Sunday, November 15, 2015

Rick Wershe's next battleground: the Michigan Supreme Court

Rick Wershe’s struggle to win his freedom after 27 years in prison for a non-violent drug offense committed when he was 17 has moved to the Michigan Supreme Court. In September, the Wayne County, Michigan judge assigned to his case agreed he deserved to be re-sentenced in light of significant changes over the years to Michigan’s drug laws and sentencing guidelines related to similar convictions. The Wayne County prosecutor is vigorously fighting Wershe’s re-sentencing, insisting he was sentenced to life and should stay in prison for life. Thus the case is now before Michigan highest court. Here’s what the lawyers are arguing about.

The Michigan Supreme Court

The court argument about whether Rick Wershe can be re-sentenced to time-served after 27 years in prison comes down to whether prison sentences can be changed or modified as the times and the laws and public attitudes change or whether a prison sentence meted out under the laws of the time must never, ever be changed because it was legal at the time. Wayne County Circuit Court judge Dana Hathaway believes Wershe can and should be re-sentenced. The Wayne County prosecutor vehemently disagrees.

The Wayne County prosecutor’s office is squandering money and staff resources trying to keep Wershe in prison even though everyone else in Michigan sentenced to life in prison for a non-homicide drug crime committed as a juvenile has been paroled.

Prosecutor Kym Worthy, who never misses an opportunity to whine that Wayne County doesn’t give her a budget sufficient to prosecute bad people who need to be behind bars, is wasting her budget dollars in a desperate effort to keep Rick Wershe in prison until he dies. Yet a prison official where Wershe is serving time says if there were such a thing as a model prisoner, Wershe would fit the description.

Worthy has admitted, in response to a Michigan Freedom of Information Act request from me, that records do not exist to support claims by her predecessor, Mike Duggan, now the mayor of Detroit, that Wershe was a drug lord with a gang that had a habit of getting themselves killed when they weren’t busy slinging dope or making God-fearing witnesses against Wershe disappear. A 2003 Duggan letter to the Michigan Parole Board argued Wershe should remain in prison the rest of his life as a menace to society for various alleged crimes Worthy now admits aren’t supported by any records in the prosecutor’s office files.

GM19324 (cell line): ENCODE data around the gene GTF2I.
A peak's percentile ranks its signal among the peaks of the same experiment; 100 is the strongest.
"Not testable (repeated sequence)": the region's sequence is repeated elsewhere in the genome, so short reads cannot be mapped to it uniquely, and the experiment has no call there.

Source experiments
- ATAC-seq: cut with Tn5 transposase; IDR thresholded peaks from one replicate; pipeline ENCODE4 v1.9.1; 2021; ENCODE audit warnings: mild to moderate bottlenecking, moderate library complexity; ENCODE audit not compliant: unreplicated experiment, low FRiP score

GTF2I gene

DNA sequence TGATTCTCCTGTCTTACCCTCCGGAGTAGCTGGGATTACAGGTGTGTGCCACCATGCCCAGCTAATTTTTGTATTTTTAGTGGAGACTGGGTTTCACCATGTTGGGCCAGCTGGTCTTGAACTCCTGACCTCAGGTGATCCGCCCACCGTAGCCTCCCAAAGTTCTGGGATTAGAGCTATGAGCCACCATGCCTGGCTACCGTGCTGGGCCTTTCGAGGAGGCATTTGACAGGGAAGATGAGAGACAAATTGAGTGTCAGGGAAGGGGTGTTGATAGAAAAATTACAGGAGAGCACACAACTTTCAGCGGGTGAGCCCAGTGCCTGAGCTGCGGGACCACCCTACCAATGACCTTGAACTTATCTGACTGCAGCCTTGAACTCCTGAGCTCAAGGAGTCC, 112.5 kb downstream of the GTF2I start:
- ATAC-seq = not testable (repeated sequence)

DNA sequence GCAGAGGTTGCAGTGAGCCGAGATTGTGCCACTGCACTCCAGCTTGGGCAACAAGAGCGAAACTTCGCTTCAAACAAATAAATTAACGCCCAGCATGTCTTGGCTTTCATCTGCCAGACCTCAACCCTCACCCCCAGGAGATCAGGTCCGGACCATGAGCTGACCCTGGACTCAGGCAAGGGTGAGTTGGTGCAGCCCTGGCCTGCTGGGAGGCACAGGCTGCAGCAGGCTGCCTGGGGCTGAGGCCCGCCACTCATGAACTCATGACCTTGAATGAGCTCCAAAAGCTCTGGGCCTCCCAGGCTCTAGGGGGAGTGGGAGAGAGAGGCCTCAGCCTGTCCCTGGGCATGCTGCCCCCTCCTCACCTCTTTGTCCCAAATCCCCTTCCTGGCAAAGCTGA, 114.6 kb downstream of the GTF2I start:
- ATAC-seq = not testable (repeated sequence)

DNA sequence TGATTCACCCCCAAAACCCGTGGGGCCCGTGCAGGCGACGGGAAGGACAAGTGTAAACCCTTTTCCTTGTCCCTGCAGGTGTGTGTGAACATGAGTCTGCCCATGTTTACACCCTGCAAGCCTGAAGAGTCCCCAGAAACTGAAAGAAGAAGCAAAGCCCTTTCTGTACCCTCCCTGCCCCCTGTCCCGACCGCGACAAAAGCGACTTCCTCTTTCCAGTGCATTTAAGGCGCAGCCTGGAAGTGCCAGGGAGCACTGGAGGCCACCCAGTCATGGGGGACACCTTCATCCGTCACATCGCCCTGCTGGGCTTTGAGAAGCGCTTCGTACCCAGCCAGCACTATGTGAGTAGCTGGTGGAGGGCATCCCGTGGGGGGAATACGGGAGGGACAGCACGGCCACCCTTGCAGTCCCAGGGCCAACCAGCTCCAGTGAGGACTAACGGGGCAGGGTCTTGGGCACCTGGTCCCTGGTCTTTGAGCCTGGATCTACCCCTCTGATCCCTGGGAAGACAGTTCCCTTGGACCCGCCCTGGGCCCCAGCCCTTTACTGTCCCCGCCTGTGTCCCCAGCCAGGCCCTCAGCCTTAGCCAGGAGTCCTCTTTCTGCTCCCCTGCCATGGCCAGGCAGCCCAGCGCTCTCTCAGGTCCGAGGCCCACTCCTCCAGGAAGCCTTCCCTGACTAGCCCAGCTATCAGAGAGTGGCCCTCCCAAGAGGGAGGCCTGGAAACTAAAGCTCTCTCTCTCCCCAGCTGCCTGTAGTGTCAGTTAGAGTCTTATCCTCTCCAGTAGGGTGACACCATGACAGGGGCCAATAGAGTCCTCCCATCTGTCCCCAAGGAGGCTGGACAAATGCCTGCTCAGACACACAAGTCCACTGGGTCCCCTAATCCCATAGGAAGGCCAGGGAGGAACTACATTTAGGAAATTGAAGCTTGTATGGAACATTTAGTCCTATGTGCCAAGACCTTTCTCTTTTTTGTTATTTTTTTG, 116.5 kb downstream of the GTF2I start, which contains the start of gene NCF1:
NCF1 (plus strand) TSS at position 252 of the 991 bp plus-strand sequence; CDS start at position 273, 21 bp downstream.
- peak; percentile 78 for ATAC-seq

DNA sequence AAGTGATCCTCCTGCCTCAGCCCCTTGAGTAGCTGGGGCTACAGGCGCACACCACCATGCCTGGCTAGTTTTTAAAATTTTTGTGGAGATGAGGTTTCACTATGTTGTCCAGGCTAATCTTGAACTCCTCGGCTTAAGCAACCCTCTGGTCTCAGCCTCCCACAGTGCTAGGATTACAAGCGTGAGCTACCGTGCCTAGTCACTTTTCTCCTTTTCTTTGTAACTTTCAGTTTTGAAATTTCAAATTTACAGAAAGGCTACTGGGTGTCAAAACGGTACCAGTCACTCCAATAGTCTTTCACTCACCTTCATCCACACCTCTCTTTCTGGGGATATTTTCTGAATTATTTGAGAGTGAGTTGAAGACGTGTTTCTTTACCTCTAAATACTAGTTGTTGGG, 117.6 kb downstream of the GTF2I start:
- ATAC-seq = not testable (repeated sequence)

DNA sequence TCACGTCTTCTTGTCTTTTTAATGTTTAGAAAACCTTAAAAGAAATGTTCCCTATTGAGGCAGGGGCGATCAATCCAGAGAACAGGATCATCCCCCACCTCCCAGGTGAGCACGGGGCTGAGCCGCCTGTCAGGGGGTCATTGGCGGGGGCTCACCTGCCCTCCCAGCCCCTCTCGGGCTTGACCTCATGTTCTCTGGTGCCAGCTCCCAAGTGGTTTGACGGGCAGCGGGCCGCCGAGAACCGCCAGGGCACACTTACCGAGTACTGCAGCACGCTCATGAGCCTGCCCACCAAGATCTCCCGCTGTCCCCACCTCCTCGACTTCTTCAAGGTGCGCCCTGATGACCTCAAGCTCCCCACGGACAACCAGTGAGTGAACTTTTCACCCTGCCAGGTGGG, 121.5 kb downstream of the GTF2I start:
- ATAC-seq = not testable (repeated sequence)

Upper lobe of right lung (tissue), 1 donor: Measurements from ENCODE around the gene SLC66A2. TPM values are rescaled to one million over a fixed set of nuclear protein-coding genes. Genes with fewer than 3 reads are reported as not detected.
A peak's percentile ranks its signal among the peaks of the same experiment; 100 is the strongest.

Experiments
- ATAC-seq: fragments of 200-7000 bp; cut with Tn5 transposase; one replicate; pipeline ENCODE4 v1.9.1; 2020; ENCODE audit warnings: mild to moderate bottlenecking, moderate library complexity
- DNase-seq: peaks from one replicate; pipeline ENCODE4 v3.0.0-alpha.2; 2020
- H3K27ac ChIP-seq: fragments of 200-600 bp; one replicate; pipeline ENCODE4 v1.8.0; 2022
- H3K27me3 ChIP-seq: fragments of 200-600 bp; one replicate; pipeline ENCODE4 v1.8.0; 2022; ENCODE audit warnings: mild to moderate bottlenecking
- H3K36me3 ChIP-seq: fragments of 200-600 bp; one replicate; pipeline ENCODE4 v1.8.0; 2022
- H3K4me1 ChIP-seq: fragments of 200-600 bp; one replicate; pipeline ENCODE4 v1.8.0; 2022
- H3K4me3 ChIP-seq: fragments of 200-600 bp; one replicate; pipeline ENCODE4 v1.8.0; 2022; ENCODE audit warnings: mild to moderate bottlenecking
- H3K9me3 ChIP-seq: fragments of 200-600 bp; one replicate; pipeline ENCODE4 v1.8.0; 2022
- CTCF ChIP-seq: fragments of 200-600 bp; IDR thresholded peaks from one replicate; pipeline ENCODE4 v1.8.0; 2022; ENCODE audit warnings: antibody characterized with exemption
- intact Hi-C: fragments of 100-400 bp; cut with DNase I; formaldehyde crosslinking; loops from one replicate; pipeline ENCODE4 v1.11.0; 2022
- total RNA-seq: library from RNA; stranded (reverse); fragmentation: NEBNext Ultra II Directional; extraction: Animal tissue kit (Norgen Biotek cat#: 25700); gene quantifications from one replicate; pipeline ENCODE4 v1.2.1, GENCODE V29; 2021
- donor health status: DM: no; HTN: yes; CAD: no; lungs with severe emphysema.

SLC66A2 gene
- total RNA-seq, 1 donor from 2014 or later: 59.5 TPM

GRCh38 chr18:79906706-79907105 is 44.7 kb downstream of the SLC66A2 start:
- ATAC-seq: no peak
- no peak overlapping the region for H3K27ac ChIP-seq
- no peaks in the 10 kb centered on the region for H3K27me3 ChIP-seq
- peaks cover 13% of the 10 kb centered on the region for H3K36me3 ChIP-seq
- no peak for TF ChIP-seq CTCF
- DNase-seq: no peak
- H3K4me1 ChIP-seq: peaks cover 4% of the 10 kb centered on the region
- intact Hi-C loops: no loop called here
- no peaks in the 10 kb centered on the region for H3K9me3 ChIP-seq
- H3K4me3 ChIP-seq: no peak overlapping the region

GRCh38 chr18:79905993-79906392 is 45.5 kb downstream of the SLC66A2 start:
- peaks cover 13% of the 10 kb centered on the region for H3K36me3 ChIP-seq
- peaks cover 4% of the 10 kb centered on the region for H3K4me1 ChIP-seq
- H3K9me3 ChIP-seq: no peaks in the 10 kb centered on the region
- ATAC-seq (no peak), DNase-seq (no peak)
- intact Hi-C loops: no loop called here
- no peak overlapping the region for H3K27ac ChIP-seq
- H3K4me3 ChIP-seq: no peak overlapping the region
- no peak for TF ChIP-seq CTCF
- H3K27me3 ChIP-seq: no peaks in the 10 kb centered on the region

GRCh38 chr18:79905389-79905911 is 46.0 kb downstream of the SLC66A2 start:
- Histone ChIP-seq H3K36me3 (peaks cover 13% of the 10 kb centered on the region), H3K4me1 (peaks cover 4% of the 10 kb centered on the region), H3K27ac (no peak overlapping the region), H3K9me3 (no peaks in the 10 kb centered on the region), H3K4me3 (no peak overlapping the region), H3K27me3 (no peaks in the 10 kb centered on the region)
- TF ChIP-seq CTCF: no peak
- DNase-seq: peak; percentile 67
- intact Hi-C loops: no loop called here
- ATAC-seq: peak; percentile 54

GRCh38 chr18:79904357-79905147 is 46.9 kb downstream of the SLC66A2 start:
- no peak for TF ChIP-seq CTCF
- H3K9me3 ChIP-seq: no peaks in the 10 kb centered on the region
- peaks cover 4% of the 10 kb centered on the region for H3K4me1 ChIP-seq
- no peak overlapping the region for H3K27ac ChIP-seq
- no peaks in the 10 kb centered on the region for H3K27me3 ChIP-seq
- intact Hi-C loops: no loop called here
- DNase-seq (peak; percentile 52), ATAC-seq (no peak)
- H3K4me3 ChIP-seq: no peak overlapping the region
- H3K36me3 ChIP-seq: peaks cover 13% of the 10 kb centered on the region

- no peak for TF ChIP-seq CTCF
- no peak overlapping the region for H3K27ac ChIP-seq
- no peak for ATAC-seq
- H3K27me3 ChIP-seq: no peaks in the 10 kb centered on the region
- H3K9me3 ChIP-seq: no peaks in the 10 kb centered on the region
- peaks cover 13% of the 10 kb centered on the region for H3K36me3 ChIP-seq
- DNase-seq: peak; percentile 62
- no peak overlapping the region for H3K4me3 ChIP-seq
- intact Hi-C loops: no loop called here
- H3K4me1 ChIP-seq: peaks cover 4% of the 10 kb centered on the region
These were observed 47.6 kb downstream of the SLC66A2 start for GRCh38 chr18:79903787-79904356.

It is the elephant in the room no one wants to talk about for fear all hell would break loose if a serious effort is made to find out the truth about the legend of White Boy Rick, as Wershe came to be known in the media. That legend is largely responsible for the inertia in releasing him from prison. No one wants to be the one to release a legendary menace to society, even if the legend was built on a pile of lies.

As her fight to keep this one man in prison until he dies plays out before the Michigan Supreme Court, the court battle isn’t about a vendetta against a white FBI informant in the mostly black Detroit drug world aided by police and political corruption or about the shaky and shady evidence used to condemn Rick Wershe to a life in prison.

Wait! Haven’t you told us Rick Wershe admits he was working to become a cocaine wholesaler?

Well, yes. That’s absolutely true. He did this after law enforcement recruited him at age 14 to become a confidential drug informant, then kicked him to the curb once they made their big case after he helped them achieve success. Wershe was about 16 or so and a school dropout because he was so busy playing drug world spy, he turned to the only trade he knew; the one law enforcement taught him. He set out to become a dope dealer.

In his 1988 drug trial the Detroit Police could not and did not produce any evidence that Wershe’s fingerprints or palm prints were on the cocaine he was accused of having in his possession. Don’t forget: Wershe wasn’t charged with conspiracy or racketeering. He was charged with possession with intent to distribute over 650 grams of cocaine.

Hmm, you might say. Did Detroit narcs plant the box of dope they “found” in a neighborhood back yard about half an hour after Rick Wershe was arrested, dope they claimed belonged to Rick Wershe even though there was nothing tying him to the box of cocaine? I am shocked. Shocked! To think you might have such a thought about these brave and honorable men in blue who risked their lives to make the mean streets safe from bad hombres like 17-year old Rick Wershe. But I digress. Let’s get back to the pending battle before the Michigan Supreme Court.

You don’t have to have a law degree to understand the key elements of Wershe’s appeal to the Michigan Supreme Court. You just have to understand lawyers hate talking to each other in plain English. Take a deep breath and read the next paragraph, even though the second sentence may set a record for its length: